Medical Privacy and the Internet

Medical Privacy and the Internet

D. John Doyle (Cleveland Clinic Foundation, USA)
DOI: 10.4018/978-1-60566-002-8.ch002

Abstract

E-health technology has started to become commonplace in the clinical world, with practitioners setting up their own Web sites to disseminate educational information to patients, with physicians and nurses working as team members to access clinical information about a patient using an electronic patient chart, and with patients even conducting their own research to make informed decisions about clinical options.However, these potential benefits must be tempered from the perspective of medical privacy. Ever since the Hippocratic Oath of antiquity, protecting the privacy of patients has been an important precept of medical ethics. With technological developments, however, health information has come into use by many organizations and individuals that may be unsensitized to medical privacy concerns. This report is concerned with these issues.
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Introduction

Whatsoever things I see or hear concerning the life of men, in my attendance on the sick or even apart therefrom, which ought not be noised abroad, I will keep silence thereon, counting such things to be as sacred secrets. (Oath of Hippocrates, 4th Century, B.C.E)

E-health technology based on the Internet has much to offer to the clinical world: integrated and easily-accessible electronic medical records, educational resources for clinicians, patient education Web sites, e-mail communication between patients and care givers, and a great deal more. The abundance of such capabilities and resources, it has been argued, has had a salutatory effect on patient empowerment, at least in the case of individuals on the endowed side of the “digital divide” (Pitts V, 2004; Sadan B, 2002; Akerkar SM & Bichile LS, 2004).

Such technologies can potentially benefit clinical care and patient education in a number of ways. Patients just given diagnoses of conditions such as diabetes mellitus or migraine headaches can be referred by their physicians or by health agencies to reliable sites to further learn how to manage their conditions and review the latest treatment developments. Patients can also conduct their own research to make a more informed decision about clinical options. Practitioners sometimes set up their own Web sites to disseminate educational information to patients, as well as to provide more mundane information such as office hours. Clinical Web sites can play a fundamental role in patient education and can be cheaper, more convenient, and more readily updated than the paper brochures that are ordinarily used to provide health care information, practitioner credentials, and advertising.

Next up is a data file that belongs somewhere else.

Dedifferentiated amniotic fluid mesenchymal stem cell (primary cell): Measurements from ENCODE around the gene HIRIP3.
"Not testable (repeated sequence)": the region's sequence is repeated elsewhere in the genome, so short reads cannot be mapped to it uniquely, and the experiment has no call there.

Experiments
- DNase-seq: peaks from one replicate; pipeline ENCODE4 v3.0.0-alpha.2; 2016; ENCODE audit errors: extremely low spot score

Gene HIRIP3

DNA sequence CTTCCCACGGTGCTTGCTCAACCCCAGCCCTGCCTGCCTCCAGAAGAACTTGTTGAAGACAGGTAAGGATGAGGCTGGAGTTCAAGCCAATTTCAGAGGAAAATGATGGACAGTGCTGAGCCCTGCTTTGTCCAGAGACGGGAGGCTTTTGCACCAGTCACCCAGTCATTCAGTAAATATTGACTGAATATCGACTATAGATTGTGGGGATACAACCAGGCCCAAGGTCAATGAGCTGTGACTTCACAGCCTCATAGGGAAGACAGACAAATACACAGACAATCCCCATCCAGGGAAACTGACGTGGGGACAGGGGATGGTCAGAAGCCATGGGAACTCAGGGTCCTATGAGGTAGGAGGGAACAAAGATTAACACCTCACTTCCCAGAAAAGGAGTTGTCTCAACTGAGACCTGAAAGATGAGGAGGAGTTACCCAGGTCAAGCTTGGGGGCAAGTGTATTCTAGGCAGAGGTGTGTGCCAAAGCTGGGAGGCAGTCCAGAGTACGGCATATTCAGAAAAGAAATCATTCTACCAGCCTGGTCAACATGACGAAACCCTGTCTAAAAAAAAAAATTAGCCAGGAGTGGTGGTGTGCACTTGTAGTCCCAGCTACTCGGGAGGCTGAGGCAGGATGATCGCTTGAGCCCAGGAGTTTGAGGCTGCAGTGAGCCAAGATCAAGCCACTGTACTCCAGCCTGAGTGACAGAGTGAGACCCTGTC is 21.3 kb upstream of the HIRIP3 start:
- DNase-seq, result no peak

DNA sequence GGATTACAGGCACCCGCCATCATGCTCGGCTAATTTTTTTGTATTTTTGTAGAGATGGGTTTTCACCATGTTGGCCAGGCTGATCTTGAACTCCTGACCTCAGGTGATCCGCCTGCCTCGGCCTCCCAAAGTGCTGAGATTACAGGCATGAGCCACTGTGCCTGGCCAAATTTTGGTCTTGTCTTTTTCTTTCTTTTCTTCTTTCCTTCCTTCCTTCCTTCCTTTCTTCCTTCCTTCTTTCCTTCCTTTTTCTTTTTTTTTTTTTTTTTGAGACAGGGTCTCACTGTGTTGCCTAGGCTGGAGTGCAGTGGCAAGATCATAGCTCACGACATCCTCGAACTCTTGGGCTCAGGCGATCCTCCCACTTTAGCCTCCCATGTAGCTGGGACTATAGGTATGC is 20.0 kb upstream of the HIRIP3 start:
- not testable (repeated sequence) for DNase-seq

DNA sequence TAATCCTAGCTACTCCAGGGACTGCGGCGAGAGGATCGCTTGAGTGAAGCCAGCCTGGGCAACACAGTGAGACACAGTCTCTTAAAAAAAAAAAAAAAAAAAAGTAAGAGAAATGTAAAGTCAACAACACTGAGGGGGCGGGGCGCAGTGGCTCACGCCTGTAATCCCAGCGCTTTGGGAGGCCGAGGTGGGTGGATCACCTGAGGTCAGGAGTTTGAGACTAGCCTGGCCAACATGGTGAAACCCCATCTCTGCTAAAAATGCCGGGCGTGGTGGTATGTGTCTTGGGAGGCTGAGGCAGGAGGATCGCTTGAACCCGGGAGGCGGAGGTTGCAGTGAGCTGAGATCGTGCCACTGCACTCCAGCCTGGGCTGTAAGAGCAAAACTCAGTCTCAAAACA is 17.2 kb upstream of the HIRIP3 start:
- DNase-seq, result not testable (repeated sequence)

E-health technologies can also allow physicians working as team members, perhaps in geographically disparate locations, to access clinical information about a patient by using an electronic patient chart similar to the current paper record. By using this model, for instance, a doctor could annotate a digitized radiograph as to a possible fracture site and then send the radiograph file to a radiologist at home, with a request for a quick verbal reply by telephone. This would allow for quick second-opinion consults without requiring the doctor to leave his or her home. Laboratory reports could also automatically be sent to physicians carrying e-mail capable pagers to ensure that they are immediately notified of important test results.

However, these numerous potential benefits must also be viewed from the perspective of medical privacy. Just as privacy issues of a more general nature (such as a person’s demographic information, shopping habits, travel interests, etc.) are a matter of concern with the Internet (Crichard M, 2003; Oliver H, 2002; Pincus LB & Johns R, 1997), so is the privacy of medical information. Ever since the Hippocratic Oath of antiquity, protecting the privacy of patients has been an important precept of medical ethics. However, with technological developments, health information has come into use by many organizations and individuals that may be less sensitive to medical privacy concerns. These include employers, insurers, police agencies, government administrators, vendors of health products, attorneys and others.

Key Terms in this Chapter

Telemedicine: The use of telecommunications technology such as video conferencing for clinical diagnosis and treatment, especially where the clinician and patient are physically far apart.

Telehealth: An all-encompassing term describing the use of telecommunications, information technology, and health education to improve health care.

IP Address: A number that uniquely identifies each sender or receiver of information on the Internet.

URL: An acronym for “Uniform Resource Locator” or address of a resource on the Internet.

Linked Site: A web site or other resource that is easily accessed via hyperlink using a Web browser.

Search Engine: A software program that searches documents (usually Internet documents) for specified words or phrases and provides a list of the documents where the specified words or phrases were found.

Blog: A blog (“Web log”) is a journal, often of a personal nature, published on the web, and usually updated periodically using a “blogging” software package.

Cookie: A small text file that some Web sites place on a user’s computer, containing information such as one’s user ID, user preferences, shopping cart information, etc so that preferences can remembered on future visits to the Web site.

E-Mail: Electronic mail composed on a computer system and transmitted over a network. Messages sent may include attached files.

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